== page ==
Seth Godin writes:
There are two ways to catch a plane. The first, which happens to be the most common, is to leave on time, do your best to park nearby, repeatedly glance at your watch, and then start moving faster and faster. By the time you get to security, you realize that you’re quite late, so you cut the line (“My plane leaves in 10 minutes!” you shout). You walk fast. As you get closer to your gate, you realize that walking fast isn’t going to work, so you start to jog. Three gates away, you break into a run, and if you’re lucky, you barely make the flight.
The second way is to leave for the airport 10 minutes early.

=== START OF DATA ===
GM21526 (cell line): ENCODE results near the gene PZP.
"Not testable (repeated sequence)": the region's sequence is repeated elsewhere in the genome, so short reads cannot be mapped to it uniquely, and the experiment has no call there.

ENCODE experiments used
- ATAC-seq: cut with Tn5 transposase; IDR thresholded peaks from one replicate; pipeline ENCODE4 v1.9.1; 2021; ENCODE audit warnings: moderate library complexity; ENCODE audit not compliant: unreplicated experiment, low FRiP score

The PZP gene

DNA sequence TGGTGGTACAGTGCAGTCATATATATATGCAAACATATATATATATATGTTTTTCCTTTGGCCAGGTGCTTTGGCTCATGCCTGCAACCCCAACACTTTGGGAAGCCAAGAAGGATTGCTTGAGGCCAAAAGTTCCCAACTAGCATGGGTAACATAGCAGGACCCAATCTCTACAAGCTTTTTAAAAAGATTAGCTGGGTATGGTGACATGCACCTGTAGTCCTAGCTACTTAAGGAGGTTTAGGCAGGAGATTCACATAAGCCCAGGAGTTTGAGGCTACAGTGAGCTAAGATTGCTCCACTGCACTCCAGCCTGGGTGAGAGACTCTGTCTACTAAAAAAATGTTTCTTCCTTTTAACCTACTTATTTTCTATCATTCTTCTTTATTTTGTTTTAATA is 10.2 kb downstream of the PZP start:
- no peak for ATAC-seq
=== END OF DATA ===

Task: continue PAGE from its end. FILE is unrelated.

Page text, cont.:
He adds: “A key corollary to this principle is the idea that if you don’t have the time to do it right, there’s no way in the world you’ll find the time to do it over. Too often, we use the urgent as an excuse for shoddy work or sloppy decision-making…The most important idea of all is this one: You will succeed in the face of change when you make the difficult decisions first. It’s easy to justify running for your plane when it’s leaving in two minutes and you’re only five gates away. It’s much harder to justify waking up 10 minutes early to avoid the problem altogether.”